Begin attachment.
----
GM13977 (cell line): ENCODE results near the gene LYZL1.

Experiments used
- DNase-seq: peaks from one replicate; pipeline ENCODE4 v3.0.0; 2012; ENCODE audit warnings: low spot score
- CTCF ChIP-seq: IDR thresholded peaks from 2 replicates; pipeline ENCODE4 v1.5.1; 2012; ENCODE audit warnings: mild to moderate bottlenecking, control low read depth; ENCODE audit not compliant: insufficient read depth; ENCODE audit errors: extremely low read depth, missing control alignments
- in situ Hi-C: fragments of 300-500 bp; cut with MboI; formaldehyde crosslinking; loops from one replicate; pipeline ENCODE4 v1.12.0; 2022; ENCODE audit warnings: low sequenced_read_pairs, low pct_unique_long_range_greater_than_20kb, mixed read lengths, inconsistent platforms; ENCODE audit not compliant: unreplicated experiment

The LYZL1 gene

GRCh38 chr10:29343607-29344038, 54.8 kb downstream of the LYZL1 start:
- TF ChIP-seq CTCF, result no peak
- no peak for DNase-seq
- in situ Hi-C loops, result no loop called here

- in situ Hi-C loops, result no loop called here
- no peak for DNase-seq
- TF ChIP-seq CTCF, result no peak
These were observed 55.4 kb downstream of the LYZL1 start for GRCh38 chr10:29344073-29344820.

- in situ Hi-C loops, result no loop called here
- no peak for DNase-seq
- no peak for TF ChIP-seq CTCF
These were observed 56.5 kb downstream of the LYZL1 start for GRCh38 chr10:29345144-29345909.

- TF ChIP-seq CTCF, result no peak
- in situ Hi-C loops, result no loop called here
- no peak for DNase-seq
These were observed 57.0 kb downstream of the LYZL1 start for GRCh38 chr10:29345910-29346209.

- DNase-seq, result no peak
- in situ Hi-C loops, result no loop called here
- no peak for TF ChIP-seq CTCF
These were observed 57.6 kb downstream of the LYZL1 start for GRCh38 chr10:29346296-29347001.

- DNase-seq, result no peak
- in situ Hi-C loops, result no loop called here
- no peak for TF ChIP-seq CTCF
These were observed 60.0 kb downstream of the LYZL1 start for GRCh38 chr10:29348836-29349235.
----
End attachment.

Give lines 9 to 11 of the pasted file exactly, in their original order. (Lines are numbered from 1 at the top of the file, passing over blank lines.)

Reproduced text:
- no peak for DNase-seq
- in situ Hi-C loops, result no loop called here

- in situ Hi-C loops, result no loop called here